Brad Bird & Jan Pinkava, 2007
Roger Ebert: 4 Stars
Rotten Tomatoes: 96%
My Official Preconception: I believe this is an animated feature about a rat who wants to cook. Sounds dreadful.
I am pleased to report that Ratatouille, despite being an animated feature about a rat who wants to cook, is not dreadful. If you have a child who requires to be taken out to a certain number of animated features as part of the socialization process, or who can be effectively incapacitated by the in-home viewing of such features, this is exactly the kind of product you need, carefully crafted to amuse the adult mind while absolutely blowing their childrens'.
Now, the last few decades have given us a number of animated movies that transcend the bearable-to-parents concept to become worth seeing even to unencumbered types such as myself and Mrs.5000. I hardly need to list them: Shrek, The Incredibles, WALL-E, Up, and the quirky Fantastic Mr. Fox, and probably Toy Story, although it's been so long since that one came down the pike that I don't really remember it very well. Ratatouille thinks it is in this class, but it ain't. It lacks the elegance, wit, panache, and/or verve of all of the above. Its plot is a grab-bag contrivance for linking together scenes, rather than a coherent story in its own right, and -- amazingly, for a movie about a rat in a restaurant kitchen -- it fails to sound the slightest subversive note, feeding us instead the approved Disney platitudes about friendship, family, following one's dream, and how shocking acts of vindictiveness towards your loved ones can always be patched up a while later with a big hug, once you've all learned your lessons. Yawn.
To be sure, there are plenty of nice moments, the best of which is when the eponymous ratatouille triggers in a mean old food critic a Proustian memory of his forgotten happy childhood. The love story, or at least the growing sexual attraction, between the two leading humans is kind of fun. But the go-to gag, the jerks and ticks of a human being driven like a backhoe by a rat pulling on his hair, is pretty weak. Humans don't actually jerk around involuntarily in response to tugs on their scalp, so the situation is a little too artificial, even for a cartoon, to be very funny. That the animators clearly think it's the best gag since the pratfall doesn't help matters any.
It would not be a lukewarm Michael5000 review without a list of annoyances, and indeed I wish to mention three. The most egregious is the movie's smug stand against crass commercialism -- the new, bad chef is using the late, good chef's image to market a line of frozen and convenience foods. This is presented as a self-evidently evil and reprehensible act. Now, I'm as against crass commercialism as the next guy, but to be lectured on this topic by the Walt Disney Corporation is like sitting through an anger management class taught by Yosemite Sam. It's quite disgusting, actually.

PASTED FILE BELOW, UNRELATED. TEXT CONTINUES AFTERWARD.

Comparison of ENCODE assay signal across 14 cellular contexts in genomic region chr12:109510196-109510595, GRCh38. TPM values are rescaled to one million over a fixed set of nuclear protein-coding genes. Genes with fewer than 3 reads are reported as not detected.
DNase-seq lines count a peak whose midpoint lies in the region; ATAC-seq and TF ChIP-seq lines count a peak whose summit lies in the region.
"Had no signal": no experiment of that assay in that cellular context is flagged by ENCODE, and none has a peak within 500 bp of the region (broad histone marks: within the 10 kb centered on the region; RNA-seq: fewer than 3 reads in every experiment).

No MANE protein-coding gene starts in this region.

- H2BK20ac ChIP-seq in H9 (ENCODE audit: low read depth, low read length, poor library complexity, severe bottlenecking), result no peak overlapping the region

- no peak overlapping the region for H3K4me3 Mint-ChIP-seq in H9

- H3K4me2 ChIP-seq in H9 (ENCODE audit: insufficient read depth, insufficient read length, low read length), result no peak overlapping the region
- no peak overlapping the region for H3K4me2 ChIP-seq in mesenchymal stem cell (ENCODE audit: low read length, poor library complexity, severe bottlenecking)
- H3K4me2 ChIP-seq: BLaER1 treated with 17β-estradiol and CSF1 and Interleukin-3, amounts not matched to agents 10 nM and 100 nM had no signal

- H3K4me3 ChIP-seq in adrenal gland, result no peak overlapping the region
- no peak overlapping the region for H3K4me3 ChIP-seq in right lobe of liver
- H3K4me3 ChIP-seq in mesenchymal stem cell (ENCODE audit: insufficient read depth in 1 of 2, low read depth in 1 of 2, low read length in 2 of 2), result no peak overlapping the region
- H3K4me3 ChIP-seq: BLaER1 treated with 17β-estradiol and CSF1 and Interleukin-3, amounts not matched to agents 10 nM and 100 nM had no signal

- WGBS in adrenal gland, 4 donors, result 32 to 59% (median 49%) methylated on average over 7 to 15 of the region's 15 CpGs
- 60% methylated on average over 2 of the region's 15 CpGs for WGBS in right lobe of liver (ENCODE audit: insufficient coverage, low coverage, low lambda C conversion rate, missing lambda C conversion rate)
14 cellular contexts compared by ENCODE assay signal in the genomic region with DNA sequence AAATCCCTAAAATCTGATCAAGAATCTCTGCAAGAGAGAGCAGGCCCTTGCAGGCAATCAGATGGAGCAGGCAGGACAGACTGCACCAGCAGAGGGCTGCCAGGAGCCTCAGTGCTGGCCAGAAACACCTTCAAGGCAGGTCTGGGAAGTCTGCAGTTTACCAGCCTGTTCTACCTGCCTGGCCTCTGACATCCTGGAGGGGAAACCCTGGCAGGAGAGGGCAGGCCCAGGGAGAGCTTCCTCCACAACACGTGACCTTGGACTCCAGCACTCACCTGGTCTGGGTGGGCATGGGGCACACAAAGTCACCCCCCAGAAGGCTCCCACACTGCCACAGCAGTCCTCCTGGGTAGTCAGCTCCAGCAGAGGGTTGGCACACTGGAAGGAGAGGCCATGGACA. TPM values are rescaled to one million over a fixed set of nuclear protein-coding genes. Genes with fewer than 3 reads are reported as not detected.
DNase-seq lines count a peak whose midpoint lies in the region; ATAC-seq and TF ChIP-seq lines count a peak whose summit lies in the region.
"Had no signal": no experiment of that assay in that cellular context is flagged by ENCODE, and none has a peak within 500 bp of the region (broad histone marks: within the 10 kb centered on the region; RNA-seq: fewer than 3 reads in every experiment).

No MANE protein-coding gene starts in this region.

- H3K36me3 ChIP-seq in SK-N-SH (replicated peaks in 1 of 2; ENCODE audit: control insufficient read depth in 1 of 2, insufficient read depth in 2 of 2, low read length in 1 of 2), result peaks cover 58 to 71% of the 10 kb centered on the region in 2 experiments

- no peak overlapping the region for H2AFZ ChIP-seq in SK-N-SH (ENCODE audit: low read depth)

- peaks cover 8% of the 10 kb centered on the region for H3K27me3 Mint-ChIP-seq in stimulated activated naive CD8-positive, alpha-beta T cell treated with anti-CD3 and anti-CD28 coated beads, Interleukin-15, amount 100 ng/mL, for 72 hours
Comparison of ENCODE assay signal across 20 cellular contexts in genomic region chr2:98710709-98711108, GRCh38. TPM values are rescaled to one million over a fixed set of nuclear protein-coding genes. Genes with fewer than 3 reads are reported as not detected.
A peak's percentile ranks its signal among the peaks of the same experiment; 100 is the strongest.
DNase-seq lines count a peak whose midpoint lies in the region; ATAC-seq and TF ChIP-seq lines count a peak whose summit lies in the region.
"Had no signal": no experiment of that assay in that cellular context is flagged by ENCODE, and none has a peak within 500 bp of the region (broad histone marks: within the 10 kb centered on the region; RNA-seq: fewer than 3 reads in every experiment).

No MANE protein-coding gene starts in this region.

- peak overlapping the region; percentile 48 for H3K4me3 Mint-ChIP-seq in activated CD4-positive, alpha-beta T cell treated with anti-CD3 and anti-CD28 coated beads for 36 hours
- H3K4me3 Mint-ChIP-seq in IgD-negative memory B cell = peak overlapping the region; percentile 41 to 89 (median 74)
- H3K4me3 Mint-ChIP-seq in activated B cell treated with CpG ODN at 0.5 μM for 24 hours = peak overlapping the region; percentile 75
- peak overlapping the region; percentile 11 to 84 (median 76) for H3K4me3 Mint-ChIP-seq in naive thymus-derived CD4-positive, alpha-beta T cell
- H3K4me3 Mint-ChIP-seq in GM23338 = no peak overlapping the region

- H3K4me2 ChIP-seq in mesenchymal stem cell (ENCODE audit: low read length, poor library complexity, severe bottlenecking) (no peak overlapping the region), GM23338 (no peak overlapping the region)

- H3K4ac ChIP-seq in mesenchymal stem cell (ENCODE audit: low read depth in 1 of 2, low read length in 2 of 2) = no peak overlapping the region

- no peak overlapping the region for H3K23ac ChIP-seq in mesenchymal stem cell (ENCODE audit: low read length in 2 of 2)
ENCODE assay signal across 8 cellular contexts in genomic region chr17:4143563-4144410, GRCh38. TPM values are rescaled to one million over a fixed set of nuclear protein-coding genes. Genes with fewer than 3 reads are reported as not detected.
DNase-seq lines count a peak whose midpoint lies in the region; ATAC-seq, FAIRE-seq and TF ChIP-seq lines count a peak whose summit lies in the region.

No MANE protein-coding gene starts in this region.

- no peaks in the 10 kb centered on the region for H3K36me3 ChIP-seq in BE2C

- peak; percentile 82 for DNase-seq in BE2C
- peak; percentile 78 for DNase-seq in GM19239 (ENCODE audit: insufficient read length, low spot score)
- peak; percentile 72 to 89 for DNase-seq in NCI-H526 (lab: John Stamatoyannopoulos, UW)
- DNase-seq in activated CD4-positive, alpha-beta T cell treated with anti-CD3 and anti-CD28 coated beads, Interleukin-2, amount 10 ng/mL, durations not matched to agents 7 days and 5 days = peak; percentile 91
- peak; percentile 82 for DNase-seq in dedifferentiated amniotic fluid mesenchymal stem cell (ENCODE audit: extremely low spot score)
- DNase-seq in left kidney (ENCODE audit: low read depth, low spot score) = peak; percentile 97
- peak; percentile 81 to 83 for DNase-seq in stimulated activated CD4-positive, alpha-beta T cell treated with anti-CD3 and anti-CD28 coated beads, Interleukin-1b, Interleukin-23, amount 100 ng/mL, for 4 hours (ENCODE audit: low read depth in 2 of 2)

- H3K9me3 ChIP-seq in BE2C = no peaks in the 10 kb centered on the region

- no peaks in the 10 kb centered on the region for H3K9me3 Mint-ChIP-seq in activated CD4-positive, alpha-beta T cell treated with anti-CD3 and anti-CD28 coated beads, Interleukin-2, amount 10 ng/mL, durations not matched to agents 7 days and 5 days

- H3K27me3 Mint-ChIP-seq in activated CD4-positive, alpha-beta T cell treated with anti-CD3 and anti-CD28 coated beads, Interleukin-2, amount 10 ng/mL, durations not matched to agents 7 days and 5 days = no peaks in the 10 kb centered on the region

Secondly, the evil food critic. Give him one tasty dinner and he renounces his foul deeds, writing
In many ways, the work of a critic is easy. We risk very little yet enjoy a position over those who offer up their work and their selves to our judgment. We thrive on negative criticism, which is fun to write and to read. But the bitter truth we critics must face, is that in the grand scheme of things, the average piece of junk is probably more meaningful than our criticism designating it so.This is horseshit, of course, and to present it as a gem of wisdom achieved in a revelatory moment after a lifetime of experience does nothing but flatter that part of us that wants to be pandered to, that wants to watch or read or listen to the least challenging crap available without being bothered by the potentially challenging opinions of others. That's the kind of thinking that torpedoes whatever dialog we might hope to get going about our culture.
My third annoyance is that the 1986 UB40 hit "Rat in Mi Kitchen" was nowhere in evidence on the soundtrack. I consider this a sadly missed opportunity, and can only imagine that something went terribly wrong in the relevant negotiations.
Prognosis: * * 1/2. A flawed but moderately entertaining example of the cartoonist's craft.